View Life Lab’s Education Director Whitney Cohen’s inspiring description of how Life Lab is changing the nature of education to the audience of our 2014 Benefit Brunch.
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For those who prefer words, here are some highlights of Whitney’s talk:
“There’s a real difference between knowing about something and knowing something. A child could know everything there is to know about carrots; but when she wriggles her first carrot out of the soil here in our garden, and she washes it and she goes to our kitchen and learns how to chop it up safely, and adds it to the collective class soup, and then enjoys that soup with her classmates at lunch, she knows that vegetables are delicious, she knows that the food we eat comes from the earth, and she knows that she’s part of a web of life.”
“Here at Life Lab, we are working at the intersection of two essential questions: What does this world need? And what do children deserve? And here is what we believe: We believe that the world needs informed, inspired, creative, and collaborative leaders, ready with the skills and the motivation they need to work for justice, and sustainability, and healthy communities. And we believe that this garden, and those like it all around the world, are an ideal space for growing just such leaders.”
“What do kids deserve? We believe that kids deserve to know what it’s like to love to learn; to be intrigued and inspired; to have their ideas seen and heard; to be fully engaged by rigorous, exciting learning and leadership opportunities that feel relevant to them; to eat healthy food and be part of a healthy community.”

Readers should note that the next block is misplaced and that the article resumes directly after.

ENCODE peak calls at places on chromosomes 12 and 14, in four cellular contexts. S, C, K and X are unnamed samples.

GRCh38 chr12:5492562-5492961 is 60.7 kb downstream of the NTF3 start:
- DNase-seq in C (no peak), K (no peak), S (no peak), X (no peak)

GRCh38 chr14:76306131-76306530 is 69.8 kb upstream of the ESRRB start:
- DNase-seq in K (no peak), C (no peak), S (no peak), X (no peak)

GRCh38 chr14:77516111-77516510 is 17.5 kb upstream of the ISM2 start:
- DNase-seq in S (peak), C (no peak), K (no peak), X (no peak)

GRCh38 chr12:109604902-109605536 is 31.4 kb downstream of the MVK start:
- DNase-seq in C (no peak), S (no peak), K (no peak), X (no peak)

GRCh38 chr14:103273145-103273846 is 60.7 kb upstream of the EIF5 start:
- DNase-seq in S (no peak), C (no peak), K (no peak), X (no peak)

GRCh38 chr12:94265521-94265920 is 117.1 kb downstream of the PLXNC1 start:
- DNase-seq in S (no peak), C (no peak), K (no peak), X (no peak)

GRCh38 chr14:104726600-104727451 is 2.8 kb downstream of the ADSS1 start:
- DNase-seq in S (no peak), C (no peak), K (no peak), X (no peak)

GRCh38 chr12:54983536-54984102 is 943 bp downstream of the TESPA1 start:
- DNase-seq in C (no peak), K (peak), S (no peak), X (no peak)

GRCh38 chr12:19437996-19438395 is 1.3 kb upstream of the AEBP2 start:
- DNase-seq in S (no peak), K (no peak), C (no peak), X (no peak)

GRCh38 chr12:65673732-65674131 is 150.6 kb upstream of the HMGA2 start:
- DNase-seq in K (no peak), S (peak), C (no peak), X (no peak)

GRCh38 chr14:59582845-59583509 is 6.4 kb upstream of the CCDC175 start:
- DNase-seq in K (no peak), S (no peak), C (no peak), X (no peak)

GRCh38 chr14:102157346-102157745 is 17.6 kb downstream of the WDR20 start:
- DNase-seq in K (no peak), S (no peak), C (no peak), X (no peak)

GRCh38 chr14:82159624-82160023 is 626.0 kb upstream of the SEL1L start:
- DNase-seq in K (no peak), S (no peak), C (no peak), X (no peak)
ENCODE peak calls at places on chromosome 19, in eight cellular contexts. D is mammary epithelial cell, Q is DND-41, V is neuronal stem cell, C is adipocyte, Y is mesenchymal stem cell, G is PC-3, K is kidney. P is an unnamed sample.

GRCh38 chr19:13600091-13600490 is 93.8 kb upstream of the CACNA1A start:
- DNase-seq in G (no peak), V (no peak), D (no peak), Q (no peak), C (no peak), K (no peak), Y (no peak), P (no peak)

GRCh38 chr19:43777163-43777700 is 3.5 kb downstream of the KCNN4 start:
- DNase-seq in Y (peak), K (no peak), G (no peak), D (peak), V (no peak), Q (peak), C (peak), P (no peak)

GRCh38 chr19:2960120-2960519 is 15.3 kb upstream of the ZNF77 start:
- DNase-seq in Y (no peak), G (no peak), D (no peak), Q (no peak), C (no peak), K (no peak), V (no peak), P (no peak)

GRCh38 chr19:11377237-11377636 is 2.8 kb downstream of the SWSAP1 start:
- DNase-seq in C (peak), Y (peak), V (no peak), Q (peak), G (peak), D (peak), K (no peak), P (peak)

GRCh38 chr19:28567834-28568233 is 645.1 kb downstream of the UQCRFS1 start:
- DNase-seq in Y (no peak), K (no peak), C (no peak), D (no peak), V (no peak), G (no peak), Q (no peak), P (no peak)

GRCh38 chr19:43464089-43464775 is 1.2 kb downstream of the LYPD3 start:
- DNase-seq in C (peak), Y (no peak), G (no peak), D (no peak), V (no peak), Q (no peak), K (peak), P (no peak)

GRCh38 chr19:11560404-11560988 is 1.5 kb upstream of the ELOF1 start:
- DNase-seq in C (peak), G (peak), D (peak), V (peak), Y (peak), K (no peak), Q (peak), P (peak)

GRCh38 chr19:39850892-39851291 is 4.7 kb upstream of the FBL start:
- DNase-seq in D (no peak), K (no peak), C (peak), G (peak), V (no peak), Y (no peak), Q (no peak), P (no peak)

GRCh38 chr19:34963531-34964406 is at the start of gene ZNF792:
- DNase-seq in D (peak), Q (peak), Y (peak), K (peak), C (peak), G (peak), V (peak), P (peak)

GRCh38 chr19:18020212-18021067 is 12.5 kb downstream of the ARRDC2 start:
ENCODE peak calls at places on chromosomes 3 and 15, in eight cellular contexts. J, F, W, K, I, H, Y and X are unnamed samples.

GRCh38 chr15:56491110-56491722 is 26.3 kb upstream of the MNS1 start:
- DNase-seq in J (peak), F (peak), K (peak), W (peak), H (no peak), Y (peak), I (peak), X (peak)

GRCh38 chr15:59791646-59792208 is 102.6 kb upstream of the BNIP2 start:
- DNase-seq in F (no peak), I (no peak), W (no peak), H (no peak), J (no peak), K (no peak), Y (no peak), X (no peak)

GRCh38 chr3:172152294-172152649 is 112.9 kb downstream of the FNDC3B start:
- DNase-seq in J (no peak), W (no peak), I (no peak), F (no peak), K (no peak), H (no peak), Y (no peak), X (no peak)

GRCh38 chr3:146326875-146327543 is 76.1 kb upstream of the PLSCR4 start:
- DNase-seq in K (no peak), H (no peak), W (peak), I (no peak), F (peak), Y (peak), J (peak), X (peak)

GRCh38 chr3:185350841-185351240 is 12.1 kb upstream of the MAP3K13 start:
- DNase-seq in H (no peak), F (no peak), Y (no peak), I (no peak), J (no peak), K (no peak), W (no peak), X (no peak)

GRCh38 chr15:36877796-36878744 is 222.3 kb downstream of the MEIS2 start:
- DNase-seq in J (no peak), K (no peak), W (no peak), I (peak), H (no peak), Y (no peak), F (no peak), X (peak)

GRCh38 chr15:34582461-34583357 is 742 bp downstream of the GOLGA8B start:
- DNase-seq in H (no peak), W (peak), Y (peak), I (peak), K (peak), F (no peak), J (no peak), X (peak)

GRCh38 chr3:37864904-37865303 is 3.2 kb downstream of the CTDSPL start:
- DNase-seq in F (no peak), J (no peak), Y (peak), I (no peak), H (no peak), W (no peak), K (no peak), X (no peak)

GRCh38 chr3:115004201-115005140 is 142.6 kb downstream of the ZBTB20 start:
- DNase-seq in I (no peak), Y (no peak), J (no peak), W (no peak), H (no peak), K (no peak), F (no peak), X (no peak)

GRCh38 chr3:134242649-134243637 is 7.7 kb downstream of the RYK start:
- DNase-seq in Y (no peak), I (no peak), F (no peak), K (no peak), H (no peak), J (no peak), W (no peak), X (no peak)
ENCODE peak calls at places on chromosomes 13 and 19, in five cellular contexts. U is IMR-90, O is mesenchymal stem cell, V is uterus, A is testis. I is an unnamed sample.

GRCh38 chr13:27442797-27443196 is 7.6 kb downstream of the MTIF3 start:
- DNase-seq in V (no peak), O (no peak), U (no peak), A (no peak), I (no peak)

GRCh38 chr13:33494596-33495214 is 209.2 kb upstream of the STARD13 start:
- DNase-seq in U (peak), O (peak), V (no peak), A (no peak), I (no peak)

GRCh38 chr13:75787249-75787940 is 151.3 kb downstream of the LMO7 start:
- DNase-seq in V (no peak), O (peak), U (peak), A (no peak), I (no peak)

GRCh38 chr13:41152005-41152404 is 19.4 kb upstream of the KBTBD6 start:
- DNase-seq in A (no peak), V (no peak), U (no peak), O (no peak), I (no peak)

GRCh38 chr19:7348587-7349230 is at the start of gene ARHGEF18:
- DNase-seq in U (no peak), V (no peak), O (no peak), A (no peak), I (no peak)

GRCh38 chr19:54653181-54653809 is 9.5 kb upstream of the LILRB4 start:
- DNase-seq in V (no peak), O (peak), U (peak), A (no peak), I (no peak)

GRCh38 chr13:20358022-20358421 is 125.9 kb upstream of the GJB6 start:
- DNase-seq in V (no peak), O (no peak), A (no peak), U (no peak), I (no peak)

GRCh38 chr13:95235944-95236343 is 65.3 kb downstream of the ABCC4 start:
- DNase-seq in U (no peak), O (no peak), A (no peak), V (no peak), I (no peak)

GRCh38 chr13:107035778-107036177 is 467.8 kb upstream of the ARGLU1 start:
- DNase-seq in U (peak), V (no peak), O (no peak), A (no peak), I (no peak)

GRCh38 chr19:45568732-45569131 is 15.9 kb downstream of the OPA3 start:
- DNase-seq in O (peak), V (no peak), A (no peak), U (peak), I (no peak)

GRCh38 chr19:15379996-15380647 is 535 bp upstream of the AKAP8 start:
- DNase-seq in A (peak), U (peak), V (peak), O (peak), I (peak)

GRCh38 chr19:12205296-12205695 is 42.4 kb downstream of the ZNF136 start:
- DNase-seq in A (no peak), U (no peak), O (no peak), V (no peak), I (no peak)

“We all know that hands-on experiences are critical to learning. No one would dream of teaching technology without computers: in fact, in many schools today they are mandating 30 minutes of screen time per student, per day. Why on earth with this understanding are we trying to teach earth and life science without giving them exposure to earth and life? These garden classrooms, this one, and those like it around the world, are spaces, outdoor classrooms, where students can learn science and apply math and language arts, again in a context that feels relevant to them. And what might happen if we elevated the status of hands-on, experiential, outdoor learning? What might happen if schools started mandating 30 minutes of dirt time per student per day? This would be time where they could apply what they’re learning in the classroom outdoors to the world around them and develop a connection to it. Well that’s what we’re here to find out!”
“The potential for Life Lab right now to lead this charge has never been greater. I realized this recently when I got a note from Lola Bloom, a new friend of mine who attended a workshop with me about 2 years ago that Life Lab led in New York. ‘Guess what?!’ her note said. ‘I’ve been invited to plant the White House Garden along with my Young Gentlemen’s Cooking Club.’ Well I was so excited to hear this, so I followed the press coverage that day of the Sixth Annual White House Garden Planting and when I saw the first photo of the event, I could not believe my eyes. I recognized every educator in the White House garden that day, because every adult there who had brought children, everyone other than the First Lady, had been to one of our workshops in the past couple of years.”
“So what does this mean for young people today? This means that children from the largest housing project in Brooklyn, to Washington, D.C., to gardens across San Francisco, to even Las Vegas, Nevada, are digging their hands in soil, building a connection to the natural world, discovering a love of healthy eating that will serve them in being strong and healthy for years to come, and remembering what it’s like to love to learn. “
Read more about Life Lab’s work in our Program Highlights found on our Annual Reports page.